McKENDREE by Sandra Belton
Kirkus Star

McKENDREE

Age Range: 10 - 14

KIRKUS REVIEW

A period piece set in a small West Virginia town in 1948, this is an unusual coming-of-age story that is both culturally specific and universal. Fourteen-year-old Tilara, an African-American, “could see no other picture of herself but the one she always carried inside.” Surrounded by photographs of her dead mother with cream-colored skin and silky hair and by memories of china white dolls, shy, dark-skinned Tilara is convinced of her unattractiveness. When she visits her aunt, Tilara is headed for a rare summer of freedom from her controlling, though loving, father that will change both their lives. The action centers around McKendree, a home for elderly African-Americans, where teenagers meet each week to do “community service.” As told by Tilara and the others, this is also a tale of tangled summer romance, an element which transcends predictability as it unfolds entertainingly through the multiple perspectives of the characters. It is through the eyes of the likable, if manipulative, March that readers understand Tilara is beautiful. McKendree, by way of parallel, is a place whose purpose masks astonishing beauty. In the end, the romantic entanglements are realistically resolved and Tilara and her father have learned to see each other in new ways. The story is bracketed by an oblique, but key, poetic opening and closing. Although stereotypical standards of beauty are not limited to one race (“blondes have more fun”), what distinguishes this book is its honest exploration of prejudice as it existed within a culture—and perhaps still does. (Fiction. 10-14)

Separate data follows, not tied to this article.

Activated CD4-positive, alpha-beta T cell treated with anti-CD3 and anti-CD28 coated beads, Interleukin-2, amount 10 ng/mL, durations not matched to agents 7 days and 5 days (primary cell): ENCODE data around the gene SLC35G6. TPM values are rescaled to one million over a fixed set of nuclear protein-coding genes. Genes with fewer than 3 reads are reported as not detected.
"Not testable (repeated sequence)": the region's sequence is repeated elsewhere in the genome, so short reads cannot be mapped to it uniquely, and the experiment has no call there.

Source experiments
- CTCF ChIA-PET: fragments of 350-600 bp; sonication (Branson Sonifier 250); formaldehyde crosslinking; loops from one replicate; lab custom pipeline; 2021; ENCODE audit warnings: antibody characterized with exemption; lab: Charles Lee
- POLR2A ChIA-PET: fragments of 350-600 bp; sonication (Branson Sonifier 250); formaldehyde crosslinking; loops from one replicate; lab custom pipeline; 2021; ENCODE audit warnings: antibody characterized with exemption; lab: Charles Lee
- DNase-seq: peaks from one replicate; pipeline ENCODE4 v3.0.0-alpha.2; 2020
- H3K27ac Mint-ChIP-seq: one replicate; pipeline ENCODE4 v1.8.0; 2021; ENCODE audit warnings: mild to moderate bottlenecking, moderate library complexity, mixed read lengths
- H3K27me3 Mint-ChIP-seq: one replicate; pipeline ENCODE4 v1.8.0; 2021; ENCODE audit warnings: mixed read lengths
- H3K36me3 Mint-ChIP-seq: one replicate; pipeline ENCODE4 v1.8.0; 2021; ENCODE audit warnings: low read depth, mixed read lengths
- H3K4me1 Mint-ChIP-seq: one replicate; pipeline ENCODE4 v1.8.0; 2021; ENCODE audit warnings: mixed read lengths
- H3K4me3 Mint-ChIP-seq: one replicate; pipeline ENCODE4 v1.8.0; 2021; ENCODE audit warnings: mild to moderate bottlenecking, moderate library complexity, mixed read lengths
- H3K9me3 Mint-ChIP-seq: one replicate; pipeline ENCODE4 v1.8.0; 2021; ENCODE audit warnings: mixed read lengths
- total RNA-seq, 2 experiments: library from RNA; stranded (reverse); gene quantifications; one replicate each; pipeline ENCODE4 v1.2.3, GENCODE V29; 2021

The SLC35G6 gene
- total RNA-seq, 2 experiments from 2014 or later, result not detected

Pub Date: May 31st, 2000
ISBN: 0-688-15950-8
Page count: 256pp
Publisher: Greenwillow/HarperCollins
Review Posted Online:
Kirkus Reviews Issue: May 1st, 2000




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